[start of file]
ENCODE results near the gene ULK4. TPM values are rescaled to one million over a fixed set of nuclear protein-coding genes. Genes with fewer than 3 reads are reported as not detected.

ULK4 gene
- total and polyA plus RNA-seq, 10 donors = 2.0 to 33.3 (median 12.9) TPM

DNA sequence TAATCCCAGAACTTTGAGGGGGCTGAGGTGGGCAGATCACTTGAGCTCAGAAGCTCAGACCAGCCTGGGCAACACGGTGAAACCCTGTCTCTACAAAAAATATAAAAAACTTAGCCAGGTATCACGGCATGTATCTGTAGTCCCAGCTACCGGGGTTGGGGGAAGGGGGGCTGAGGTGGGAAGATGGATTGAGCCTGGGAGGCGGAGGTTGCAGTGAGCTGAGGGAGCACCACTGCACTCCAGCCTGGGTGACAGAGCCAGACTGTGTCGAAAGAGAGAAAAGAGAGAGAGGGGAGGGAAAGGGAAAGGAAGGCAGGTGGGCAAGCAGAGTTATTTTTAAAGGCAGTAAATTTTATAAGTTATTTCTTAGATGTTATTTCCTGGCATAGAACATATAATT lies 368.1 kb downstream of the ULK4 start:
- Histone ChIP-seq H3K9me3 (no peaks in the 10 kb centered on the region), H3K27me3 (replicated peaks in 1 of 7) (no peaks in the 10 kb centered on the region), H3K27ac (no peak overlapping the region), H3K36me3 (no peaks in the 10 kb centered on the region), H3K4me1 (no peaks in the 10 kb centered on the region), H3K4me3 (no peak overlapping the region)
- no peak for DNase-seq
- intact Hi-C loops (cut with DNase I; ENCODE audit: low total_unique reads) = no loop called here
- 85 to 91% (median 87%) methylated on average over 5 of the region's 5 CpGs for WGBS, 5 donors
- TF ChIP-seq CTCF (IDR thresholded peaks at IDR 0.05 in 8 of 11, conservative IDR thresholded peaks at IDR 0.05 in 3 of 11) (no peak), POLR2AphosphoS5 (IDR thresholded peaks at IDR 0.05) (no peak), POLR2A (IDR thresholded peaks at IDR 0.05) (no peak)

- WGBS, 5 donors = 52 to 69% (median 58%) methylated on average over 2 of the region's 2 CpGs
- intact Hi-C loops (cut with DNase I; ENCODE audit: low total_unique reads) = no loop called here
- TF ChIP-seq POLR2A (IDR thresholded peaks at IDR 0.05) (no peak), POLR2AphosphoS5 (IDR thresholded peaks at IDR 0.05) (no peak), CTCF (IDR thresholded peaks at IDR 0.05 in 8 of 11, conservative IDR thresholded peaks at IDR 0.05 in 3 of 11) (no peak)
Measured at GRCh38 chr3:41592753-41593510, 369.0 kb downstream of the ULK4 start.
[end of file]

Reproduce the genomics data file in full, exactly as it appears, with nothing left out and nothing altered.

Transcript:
ENCODE results near the gene ULK4. TPM values are rescaled to one million over a fixed set of nuclear protein-coding genes. Genes with fewer than 3 reads are reported as not detected.

ULK4 gene
- total and polyA plus RNA-seq, 10 donors = 2.0 to 33.3 (median 12.9) TPM

DNA sequence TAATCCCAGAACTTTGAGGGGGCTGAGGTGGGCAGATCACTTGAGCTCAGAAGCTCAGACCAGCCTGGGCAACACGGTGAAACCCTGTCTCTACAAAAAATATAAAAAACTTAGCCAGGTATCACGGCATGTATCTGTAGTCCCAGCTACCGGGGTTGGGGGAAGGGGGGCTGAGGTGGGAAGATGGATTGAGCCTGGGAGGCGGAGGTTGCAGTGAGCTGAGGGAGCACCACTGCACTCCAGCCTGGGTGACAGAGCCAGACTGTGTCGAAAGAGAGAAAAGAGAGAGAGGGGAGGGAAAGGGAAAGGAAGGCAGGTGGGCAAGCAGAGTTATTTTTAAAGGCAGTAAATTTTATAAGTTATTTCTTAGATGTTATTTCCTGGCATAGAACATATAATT lies 368.1 kb downstream of the ULK4 start:
- Histone ChIP-seq H3K9me3 (no peaks in the 10 kb centered on the region), H3K27me3 (replicated peaks in 1 of 7) (no peaks in the 10 kb centered on the region), H3K27ac (no peak overlapping the region), H3K36me3 (no peaks in the 10 kb centered on the region), H3K4me1 (no peaks in the 10 kb centered on the region), H3K4me3 (no peak overlapping the region)
- no peak for DNase-seq
- intact Hi-C loops (cut with DNase I; ENCODE audit: low total_unique reads) = no loop called here
- 85 to 91% (median 87%) methylated on average over 5 of the region's 5 CpGs for WGBS, 5 donors
- TF ChIP-seq CTCF (IDR thresholded peaks at IDR 0.05 in 8 of 11, conservative IDR thresholded peaks at IDR 0.05 in 3 of 11) (no peak), POLR2AphosphoS5 (IDR thresholded peaks at IDR 0.05) (no peak), POLR2A (IDR thresholded peaks at IDR 0.05) (no peak)

- WGBS, 5 donors = 52 to 69% (median 58%) methylated on average over 2 of the region's 2 CpGs
- intact Hi-C loops (cut with DNase I; ENCODE audit: low total_unique reads) = no loop called here
- TF ChIP-seq POLR2A (IDR thresholded peaks at IDR 0.05) (no peak), POLR2AphosphoS5 (IDR thresholded peaks at IDR 0.05) (no peak), CTCF (IDR thresholded peaks at IDR 0.05 in 8 of 11, conservative IDR thresholded peaks at IDR 0.05 in 3 of 11) (no peak)
Measured at GRCh38 chr3:41592753-41593510, 369.0 kb downstream of the ULK4 start.